I didn't like Brussels sprouts until my second year of culinary school. One student was preparing "family meal" before our dinner service and decided to cook up some sauteed Brussels sprouts with bacon and garlic. Crunchy, full of bacon flavor, and not at all smelly, I was instantly hooked as I shoveled another forkful into my mouth. So naturally, after trying the sauteed kind I had to look for other kinds of cooking methods I liked to use when preparing these small cabbages. Roasted is great, even finely shaven in a salad is good, but nothing compares to pickling Brussels sprouts. That's right, Brussels sprout pickles are real and your Bloody Mary will never be the same.
What Are Pickled Brussels Sprouts?
Pickled Brussels sprouts are exactly what they sound like - Brussels sprouts that have been pickled. Most pickling recipes include white vinegar, boiling water, and flavorings like black peppercorns, red pepper flakes, garlic cloves, yellow mustard seeds, and even jalapenos. Sometimes a bay leaf is added as well as pickling spice.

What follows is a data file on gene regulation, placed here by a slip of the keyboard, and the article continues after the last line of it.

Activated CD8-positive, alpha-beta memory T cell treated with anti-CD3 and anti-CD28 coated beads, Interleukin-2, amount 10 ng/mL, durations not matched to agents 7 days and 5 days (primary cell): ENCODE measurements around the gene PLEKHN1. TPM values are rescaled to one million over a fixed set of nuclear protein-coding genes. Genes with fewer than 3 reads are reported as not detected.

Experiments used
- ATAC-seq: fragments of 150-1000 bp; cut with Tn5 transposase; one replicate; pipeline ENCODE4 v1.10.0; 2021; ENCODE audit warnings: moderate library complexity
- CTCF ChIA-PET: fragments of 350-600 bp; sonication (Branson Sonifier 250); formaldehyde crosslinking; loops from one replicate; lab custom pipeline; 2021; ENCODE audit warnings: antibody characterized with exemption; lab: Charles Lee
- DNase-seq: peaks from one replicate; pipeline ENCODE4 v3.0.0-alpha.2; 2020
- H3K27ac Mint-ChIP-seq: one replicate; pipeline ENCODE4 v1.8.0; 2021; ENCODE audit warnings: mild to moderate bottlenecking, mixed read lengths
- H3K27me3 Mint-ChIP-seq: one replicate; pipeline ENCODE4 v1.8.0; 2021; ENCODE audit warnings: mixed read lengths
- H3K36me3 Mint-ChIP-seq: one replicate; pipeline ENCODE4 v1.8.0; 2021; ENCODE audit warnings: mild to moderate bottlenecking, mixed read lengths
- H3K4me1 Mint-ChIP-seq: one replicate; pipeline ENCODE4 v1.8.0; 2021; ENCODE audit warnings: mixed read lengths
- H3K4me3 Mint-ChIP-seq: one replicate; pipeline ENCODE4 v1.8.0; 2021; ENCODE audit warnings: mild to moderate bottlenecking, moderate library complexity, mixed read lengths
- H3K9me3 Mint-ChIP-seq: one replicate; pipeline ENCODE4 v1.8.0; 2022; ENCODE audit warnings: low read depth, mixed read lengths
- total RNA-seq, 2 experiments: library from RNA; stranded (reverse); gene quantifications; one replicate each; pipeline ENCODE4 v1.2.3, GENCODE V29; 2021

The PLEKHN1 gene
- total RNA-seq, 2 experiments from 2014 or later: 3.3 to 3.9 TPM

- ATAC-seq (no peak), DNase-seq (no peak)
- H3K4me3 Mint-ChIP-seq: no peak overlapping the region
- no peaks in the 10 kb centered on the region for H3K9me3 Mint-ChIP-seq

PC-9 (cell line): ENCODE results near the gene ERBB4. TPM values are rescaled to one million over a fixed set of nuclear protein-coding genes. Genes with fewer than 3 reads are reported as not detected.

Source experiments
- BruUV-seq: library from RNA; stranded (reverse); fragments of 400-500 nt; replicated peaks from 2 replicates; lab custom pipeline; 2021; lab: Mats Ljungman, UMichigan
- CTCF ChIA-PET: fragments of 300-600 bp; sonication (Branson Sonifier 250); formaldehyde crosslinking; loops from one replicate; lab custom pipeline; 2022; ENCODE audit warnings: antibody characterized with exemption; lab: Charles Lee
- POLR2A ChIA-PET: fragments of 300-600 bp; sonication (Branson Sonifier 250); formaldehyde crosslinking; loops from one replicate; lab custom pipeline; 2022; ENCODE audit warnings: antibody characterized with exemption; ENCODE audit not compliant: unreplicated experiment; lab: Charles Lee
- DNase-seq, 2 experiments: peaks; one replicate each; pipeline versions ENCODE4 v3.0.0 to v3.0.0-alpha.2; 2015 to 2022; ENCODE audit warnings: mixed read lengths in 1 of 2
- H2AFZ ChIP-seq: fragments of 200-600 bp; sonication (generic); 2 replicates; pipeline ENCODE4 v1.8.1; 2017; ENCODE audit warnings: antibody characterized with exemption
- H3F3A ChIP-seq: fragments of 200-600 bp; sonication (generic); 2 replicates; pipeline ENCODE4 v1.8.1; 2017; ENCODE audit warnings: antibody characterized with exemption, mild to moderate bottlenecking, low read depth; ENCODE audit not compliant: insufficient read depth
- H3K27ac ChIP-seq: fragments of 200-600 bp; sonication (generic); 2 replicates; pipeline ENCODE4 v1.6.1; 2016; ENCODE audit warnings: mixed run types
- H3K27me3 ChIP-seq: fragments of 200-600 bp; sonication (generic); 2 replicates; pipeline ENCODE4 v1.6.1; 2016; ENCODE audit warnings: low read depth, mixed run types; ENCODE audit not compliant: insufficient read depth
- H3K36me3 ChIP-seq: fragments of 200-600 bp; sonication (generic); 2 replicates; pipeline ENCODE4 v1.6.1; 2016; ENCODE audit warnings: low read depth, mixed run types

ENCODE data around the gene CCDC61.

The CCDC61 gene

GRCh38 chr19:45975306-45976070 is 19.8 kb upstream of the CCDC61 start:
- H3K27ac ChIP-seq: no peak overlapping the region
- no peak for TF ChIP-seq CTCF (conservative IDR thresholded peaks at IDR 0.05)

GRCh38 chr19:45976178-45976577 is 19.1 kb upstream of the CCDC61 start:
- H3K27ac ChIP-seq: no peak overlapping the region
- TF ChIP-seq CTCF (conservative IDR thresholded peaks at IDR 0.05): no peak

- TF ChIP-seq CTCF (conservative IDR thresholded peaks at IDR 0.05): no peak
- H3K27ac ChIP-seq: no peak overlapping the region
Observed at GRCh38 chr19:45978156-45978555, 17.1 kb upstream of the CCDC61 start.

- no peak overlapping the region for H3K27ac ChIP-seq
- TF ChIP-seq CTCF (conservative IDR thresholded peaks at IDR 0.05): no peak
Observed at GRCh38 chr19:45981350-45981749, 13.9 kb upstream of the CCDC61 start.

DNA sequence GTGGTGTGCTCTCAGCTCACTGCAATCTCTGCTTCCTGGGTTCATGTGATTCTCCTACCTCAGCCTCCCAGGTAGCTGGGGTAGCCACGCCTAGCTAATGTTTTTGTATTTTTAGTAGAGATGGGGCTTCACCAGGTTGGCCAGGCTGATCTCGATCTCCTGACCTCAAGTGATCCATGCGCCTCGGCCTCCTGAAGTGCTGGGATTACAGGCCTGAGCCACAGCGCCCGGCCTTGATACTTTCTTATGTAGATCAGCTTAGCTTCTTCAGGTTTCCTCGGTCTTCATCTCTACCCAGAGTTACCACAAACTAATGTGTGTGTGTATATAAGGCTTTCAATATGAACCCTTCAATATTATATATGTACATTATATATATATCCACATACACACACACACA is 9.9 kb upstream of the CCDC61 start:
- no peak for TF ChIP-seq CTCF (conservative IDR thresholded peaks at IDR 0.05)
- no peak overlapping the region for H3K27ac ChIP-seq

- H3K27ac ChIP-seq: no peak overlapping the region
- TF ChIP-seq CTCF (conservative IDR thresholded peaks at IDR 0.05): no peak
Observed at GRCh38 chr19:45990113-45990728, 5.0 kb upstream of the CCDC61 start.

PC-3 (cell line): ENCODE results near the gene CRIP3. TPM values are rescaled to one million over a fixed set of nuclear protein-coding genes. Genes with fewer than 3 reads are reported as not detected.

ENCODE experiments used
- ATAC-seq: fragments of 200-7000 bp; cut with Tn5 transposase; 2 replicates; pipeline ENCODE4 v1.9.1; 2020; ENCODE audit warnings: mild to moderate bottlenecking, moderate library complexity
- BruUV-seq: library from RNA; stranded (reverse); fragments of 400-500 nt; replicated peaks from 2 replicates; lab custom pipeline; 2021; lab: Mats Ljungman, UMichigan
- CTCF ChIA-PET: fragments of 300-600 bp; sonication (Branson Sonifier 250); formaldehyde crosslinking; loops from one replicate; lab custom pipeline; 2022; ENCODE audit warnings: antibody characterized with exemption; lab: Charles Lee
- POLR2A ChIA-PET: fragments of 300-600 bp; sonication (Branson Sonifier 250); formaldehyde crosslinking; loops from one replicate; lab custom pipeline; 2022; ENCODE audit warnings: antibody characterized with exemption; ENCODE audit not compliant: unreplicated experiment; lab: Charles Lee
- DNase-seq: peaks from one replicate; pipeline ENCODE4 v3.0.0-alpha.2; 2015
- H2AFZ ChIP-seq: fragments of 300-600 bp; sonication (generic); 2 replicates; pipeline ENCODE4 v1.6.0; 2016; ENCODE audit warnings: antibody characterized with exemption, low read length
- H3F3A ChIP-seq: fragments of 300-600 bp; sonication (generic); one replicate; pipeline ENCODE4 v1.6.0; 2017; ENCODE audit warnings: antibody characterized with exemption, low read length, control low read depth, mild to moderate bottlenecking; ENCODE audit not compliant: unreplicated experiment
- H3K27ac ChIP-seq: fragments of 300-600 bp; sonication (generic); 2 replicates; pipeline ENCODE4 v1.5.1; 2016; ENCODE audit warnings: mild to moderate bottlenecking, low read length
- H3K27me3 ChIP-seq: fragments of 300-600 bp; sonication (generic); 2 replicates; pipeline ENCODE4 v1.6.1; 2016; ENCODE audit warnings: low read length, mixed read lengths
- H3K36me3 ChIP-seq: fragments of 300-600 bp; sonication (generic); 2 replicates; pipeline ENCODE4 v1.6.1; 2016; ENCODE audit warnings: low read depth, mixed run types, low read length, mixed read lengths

If you like this veggie as a side dish, try the pickled version as an appetizer, add them to a party platter or even try them as a sandwich condiment. And like all good pickles, don't let the pickle juice drain away - the brine can be used in other recipes.
Where to Find Brussels Sprouts Pickles
Since pickled Brussels sprouts are a bit more unusual than your run-of-the-mill cucumber pickle, you might have to look a little bit harder for them. Specialty grocery stores and farmers markets are always a great place to look, and you can also try Amazon, who sells J&A Pickled Sweet Brussels Sprouts with Prime shipping.
How To Make Your Own
Making your own pickled Brussels sprouts recipe at home is simple and a lot of fun! It doesn't take a lot of prep time, either. Once you have your pint-jars or canning jars sanitized, add in halved Brussels sprouts, kosher salt, flavorings, and a vinegar mixture of white vinegar and water. Make sure to leave some headspace in the jar and run a knife around the inside edge of the jar to get rid of air bubbles, then seal the lids tight.
Process the jars in a hot water bath by boiling them for a total time of 10 minutes. Once cooled to room temperature, place the jars in a cool, dark space and wait at least three weeks to open.
This article was originally published on March 6, 2020.
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